The Fresh Loaf

A Community of Amateur Bakers and Artisan Bread Enthusiasts.

Deck Oven Choices

t-man's picture

Deck Oven Choices

hi, all... i'm about to begin a new adventure.  i'm a geologist by trade- worked in the environmental industry for years.  but i'm half italian, and i grew up learning how to cook and bake from my grandma and her sisters.  i recently quit my geology job and went to a culinary school in rome for 3 months to learn how to make pizza al taglio, among other styles (wood fired, alla pala, tonda, etc.).  a location has come up that i need to jump on, so i'm looking for some advice on setting up a bakery.  this post is concerend with ovens and associated equipment.

we're starting very small (1200 sq. feet).  and my plan is to develop a lunch business downtown in a medium sized city.  pizza al taglio by the slice and "tortano" (italian loaf filled with meat/cheese cooked in pans).  we'll sell the whole tortano loaves, as well as by the slice or "chunk".  after we get that machine running, i'd like to add sourdough to the mix.  i have a lot of confidence in my products.  my pizza rivals any pizza i've had in rome and people absolutely love the tortano.  i've mastered the sourdough, though not in commercial quantities.

we're trying to do this on a budget and my question is this... what kind of oven should i buy to cook the three different products?  basically, an all-in-one solution.  i've read tons of posts on here and am still having a hard time deciding.  gas/electric?  steam injected or not? size of decks?  i want to have the option of baking the following:

-pizza al taglio cooked in large rectangular pans

-pizza alla pala cooked directly on the deck

-tortano cooked in rectangular pans

-naturally leavened sourdough (in pans or directly on the deck?)

in addition... in order to produce good sourdough (tartine/old world style, naturally leavened), i've gathered that i'd be disappointed if i didn't have a steam injection system.  can i do this without spending $20,000?

should this be cooked on the deck or in pans? 

can i bake good tortano in pans in this type of oven? 

how high should my decks be? 

any guidance on how to determine how many decks/size of decks if i really don't know how much product we'll be producing? 

any advice on a baking schedule?  pizza dough is fermented two days in advance, so i can make an assumption that the dough will be ready every morning.  should i prepare tortano (labor intensive) the day before and store in refrigeration so it can go directly into the oven the next morning?  if so, what piece of equipment is that? 

lots of questions... any insights would be appreciated!


LindyD's picture

My suggestion is that you join the Bread Bakers Guild of America and ask your questions on their forum.

Ninety-five percent (or more) of the participants here are amatuer home bakers and just don't have the technical knowledge or expertise that you seek.

I think you'll find the pros at the BBGA most gracious and willing to share their knowledge.

Best of luck in your venture!

t-man's picture

thanks all for your comments... i've joined the BBGA and it is a very helpful community.

Costas's picture

Hi t-man,

i think that you have allready the technical answers(if not ask whatever you want)

First of all my advise is to find a job even unpaid for at least 3 months in a bakery and then decide.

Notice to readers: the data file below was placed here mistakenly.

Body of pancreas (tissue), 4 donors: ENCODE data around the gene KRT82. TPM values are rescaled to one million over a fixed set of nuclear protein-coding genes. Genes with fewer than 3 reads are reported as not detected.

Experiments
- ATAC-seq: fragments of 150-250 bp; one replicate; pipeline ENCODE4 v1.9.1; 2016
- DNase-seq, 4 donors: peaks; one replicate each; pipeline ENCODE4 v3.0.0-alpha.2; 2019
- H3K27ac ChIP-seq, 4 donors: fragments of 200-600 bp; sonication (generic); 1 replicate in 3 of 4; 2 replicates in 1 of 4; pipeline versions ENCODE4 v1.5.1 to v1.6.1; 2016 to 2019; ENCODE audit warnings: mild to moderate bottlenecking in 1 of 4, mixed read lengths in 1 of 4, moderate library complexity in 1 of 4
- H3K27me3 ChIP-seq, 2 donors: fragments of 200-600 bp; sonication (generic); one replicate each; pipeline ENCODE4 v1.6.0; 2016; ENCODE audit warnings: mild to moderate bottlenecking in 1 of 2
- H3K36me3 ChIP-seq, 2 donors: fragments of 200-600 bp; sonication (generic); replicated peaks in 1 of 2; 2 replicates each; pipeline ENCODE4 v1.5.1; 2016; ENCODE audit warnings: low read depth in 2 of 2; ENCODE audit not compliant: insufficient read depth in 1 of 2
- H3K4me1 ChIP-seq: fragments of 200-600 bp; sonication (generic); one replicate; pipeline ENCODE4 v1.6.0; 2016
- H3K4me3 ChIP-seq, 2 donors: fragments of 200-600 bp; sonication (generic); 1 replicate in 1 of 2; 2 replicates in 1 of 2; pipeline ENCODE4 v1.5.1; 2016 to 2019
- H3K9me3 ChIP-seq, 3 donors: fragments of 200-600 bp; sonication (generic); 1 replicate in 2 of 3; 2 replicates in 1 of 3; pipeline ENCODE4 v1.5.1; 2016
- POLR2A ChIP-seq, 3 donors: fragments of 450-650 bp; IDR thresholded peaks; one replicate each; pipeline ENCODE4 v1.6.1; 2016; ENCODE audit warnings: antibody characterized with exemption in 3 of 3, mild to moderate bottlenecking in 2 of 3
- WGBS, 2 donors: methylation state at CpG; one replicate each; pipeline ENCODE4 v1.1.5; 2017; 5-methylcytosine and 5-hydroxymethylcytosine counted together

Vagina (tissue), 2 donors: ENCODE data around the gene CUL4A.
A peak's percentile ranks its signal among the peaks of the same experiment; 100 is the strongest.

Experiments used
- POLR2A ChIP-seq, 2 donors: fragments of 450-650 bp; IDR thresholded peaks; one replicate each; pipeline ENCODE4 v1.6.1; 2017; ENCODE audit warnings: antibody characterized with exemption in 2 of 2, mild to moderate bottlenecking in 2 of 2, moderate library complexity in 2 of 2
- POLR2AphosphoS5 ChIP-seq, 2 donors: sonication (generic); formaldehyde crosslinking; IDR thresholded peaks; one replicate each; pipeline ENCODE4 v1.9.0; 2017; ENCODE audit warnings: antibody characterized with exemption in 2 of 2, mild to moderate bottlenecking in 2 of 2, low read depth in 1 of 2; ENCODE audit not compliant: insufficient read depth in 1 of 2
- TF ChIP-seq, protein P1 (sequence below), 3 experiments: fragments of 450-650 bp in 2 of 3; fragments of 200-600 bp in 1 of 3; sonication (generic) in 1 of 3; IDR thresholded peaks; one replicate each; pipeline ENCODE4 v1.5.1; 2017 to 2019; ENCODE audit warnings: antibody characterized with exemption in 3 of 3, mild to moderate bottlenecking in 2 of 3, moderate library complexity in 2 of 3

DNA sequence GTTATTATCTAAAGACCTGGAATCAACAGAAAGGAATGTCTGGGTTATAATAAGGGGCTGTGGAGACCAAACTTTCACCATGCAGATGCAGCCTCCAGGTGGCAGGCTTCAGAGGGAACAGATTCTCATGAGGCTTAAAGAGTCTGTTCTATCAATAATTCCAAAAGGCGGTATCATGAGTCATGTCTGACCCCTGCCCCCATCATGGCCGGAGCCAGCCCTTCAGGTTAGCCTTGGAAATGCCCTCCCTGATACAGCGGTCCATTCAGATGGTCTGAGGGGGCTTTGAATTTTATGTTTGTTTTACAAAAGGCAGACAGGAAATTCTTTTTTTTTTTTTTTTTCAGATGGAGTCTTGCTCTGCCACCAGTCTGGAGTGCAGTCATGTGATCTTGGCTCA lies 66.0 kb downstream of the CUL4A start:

Real world it s a total different thing

4 years ago i decided to open my bakery without have any prevvious experience (like you)

except fron some bread rolls recipes(i was a chef de cuisine before)

So i had to hire somone who was pro but that costed me 2000 euro per month,

because i  undersood tha if i ve tried to do anything by my shelf then it would be an absoloute failure.

After that because you  need at least 6 months to have someserious income, you have to start wholesales ofcourse in lower price,which

is means not the same  profit for you.

Right now we start at 11 pm and we finish 7am in the morning,producing each day 500 kilos of bread (1000 pieces)

plus cookies ,pastrys etc.

Can you live with this for your rest of your life?And imagine that this is the good scenario....

So my friend ask whatever you want free and think twice before you gonna start the bakery project!

See ya and good luck!

PS If you ask me if i would tried to do this  again,

my answer it would be a hell NO!

acrosley's picture

Hi t-man,

When  you have a chance, take a look at Empire's MiniTube Deck Oven.  It's perfect for the types of products you're looking to make and it's made for tight spaces.  You can find it on our website here:

Feel free to contact me with any questions about the oven or about getting started in general.  We've been serving the industry for over 35 years and we proudly support bakeries all over the country.


t-man's picture

thanks all for your comments/suggestions.

El Fante's picture
El Fante

Hi T-Man,

Have you decided on an oven yet?  Gas/Electric or so forth?  In my searches I've found that electric ovens can be a problem if you don't have the right electrical source, you might be getting power surges or failures if you don't have a great set up, so I'd make sure your shop is outfitted for electric.  Though, since your pizzas should only take 6-10 minutes to cook I'd say any variance in degree temperature shouldn't be a concern.  The stone should be able to retain heat well enough.  My oven goes up to 600 degrees, so you need to make sure you are certain how hot you want your stone to be.  You can get a wood fired oven up to 600-700 degrees easy which is great for pizzas, so that might be an option?  Gas can be expensive.

Do you have any pizza oven builders in your area?  Your venture sounds great, I'd like to hear more about it!  What sort of breads are you planning to make?